The story opens with residents realizing the Germans are at the gates of Paris. The narratives of a few people are followed as chaos ensues. The reader gets a sense of both the individual and the collective panic, with banks failing, railroads being bombed, houses being overtaken by Nazi soldiers.
The mass exodus from Paris is described in “Storm in June” with a beautiful, expressive tone, as the author relates a scene from a boulevard where families are moving with a dizzying agitation to pack up their families and belongings:
The second novella, “Dolce,” describes a subdued and defeated French people in the village of Bussy who must live with an incoming garrison of Wehrmacht troops. We see a settling, an adapting to the new reality of an occupied country. There are collaborators and resisters, and all the characters in between.
Suite Française ends with the German regiment leaving the village of Bussy to continue their fighting in Moscow. The final scene describes the village onlookers watching the enemy pull out.
About the Author:
Irène Némirovsky, a Jew from Ukraine, was born into a wealthy family that eventually fled the country during the Russian Revolution. The family ended up in Paris, and Irène quickly became a celebrated author in France.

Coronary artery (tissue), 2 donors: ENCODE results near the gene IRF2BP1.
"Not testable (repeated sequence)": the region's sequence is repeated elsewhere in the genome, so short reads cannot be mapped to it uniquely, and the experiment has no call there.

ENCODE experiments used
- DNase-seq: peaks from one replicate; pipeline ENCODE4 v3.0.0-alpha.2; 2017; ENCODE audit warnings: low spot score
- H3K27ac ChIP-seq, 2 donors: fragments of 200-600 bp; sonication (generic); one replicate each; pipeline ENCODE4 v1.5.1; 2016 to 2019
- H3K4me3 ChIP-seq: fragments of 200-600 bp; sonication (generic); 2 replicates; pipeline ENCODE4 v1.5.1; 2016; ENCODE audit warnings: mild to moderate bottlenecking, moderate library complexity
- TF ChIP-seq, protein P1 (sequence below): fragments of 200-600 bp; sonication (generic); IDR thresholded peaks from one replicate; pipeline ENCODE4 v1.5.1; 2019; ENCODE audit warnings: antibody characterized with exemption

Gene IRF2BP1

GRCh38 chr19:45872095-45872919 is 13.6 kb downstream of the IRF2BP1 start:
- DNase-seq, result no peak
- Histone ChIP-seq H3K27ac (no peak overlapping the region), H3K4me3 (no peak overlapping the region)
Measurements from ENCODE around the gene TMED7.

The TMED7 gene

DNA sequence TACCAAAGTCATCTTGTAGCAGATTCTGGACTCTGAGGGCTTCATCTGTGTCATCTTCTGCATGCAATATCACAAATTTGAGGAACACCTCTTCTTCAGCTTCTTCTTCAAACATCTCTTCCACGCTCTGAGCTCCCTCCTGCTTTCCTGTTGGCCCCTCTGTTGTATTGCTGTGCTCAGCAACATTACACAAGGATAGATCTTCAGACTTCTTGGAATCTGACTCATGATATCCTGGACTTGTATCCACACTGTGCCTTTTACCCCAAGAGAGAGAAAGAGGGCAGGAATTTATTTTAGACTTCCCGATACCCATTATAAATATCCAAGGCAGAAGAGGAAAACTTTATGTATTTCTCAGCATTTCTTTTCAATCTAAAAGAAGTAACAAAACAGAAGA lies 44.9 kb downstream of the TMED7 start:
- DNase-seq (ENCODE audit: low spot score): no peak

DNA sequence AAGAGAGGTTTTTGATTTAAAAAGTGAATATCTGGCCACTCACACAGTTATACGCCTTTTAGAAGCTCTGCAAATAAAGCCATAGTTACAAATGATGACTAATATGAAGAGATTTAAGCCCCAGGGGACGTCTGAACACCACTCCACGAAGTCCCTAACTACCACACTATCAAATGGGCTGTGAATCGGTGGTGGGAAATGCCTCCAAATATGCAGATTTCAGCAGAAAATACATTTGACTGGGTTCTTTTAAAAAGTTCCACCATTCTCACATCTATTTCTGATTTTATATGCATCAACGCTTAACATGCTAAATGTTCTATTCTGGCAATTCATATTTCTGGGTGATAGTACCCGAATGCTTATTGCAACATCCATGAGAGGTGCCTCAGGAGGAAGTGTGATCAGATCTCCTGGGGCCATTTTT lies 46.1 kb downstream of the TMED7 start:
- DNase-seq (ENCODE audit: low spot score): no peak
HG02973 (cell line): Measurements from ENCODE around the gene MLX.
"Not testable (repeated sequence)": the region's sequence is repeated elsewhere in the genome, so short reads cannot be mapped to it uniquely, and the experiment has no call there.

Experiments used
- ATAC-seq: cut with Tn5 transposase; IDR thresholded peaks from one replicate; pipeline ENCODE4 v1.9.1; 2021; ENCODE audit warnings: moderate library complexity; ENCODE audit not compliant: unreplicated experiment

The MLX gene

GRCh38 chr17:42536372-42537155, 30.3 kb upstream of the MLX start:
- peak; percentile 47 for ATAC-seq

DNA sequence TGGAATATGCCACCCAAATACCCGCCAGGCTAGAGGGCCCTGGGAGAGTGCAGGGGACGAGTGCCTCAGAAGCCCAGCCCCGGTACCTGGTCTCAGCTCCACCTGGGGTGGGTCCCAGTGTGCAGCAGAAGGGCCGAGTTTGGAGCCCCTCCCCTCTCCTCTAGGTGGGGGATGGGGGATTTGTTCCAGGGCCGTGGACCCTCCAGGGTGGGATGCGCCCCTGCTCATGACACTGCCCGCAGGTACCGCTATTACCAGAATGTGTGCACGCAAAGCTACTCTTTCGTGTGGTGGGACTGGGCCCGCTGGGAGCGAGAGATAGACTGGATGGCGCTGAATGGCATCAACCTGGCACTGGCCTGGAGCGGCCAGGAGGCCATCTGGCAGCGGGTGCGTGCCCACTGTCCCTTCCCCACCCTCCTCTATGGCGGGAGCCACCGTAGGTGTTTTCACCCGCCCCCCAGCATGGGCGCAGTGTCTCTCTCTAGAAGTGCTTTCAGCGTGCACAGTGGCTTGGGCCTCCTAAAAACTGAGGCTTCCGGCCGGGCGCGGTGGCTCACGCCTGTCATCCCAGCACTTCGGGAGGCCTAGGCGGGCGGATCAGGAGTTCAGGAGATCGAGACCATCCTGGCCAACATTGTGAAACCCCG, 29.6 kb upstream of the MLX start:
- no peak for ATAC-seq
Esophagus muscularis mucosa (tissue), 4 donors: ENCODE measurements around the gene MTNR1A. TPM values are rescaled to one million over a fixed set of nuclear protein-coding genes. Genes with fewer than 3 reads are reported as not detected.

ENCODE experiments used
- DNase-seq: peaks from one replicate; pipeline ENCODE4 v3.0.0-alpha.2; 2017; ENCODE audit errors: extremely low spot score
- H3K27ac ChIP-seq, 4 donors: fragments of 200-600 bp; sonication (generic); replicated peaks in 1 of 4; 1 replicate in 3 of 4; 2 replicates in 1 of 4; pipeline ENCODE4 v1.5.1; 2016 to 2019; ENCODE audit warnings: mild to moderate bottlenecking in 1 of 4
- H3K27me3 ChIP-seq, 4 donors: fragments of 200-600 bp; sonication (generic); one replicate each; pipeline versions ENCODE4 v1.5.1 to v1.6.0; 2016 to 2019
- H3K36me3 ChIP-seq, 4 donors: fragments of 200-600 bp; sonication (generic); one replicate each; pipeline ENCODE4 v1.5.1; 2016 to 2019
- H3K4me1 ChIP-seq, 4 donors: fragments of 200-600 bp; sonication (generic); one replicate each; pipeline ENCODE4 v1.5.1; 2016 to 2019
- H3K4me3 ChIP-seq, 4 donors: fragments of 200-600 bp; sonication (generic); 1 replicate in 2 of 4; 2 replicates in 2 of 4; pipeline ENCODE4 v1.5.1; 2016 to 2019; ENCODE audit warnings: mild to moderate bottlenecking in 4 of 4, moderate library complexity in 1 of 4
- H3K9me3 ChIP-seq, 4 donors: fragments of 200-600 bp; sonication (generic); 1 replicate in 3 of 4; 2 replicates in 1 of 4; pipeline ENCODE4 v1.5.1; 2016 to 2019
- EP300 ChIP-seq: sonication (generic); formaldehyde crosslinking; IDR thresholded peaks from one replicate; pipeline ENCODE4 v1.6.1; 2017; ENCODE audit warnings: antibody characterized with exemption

Irène was not what one would consider an observant Jew. In fact, some have called her a self-hating Jew. Her willingness to convert to Catholicism for protection, her unsuccessful attempt to become a French citizen, her usage of anti-Semitic publishers to promote her books — all reveal a woman who was trusting in France and not Yahweh to save her.
But no matter, none of this diminishes the important place in Holocaust literature of Suite Française. You won’t find the spiritual Jewish perspective of an Anne Frank or Elie Wiesel in Irène’s writings, but this just highlights Hitler’s insanity. He didn’t care if you loved or hated being a Jew. The Nazis dealt the same hand of death to both.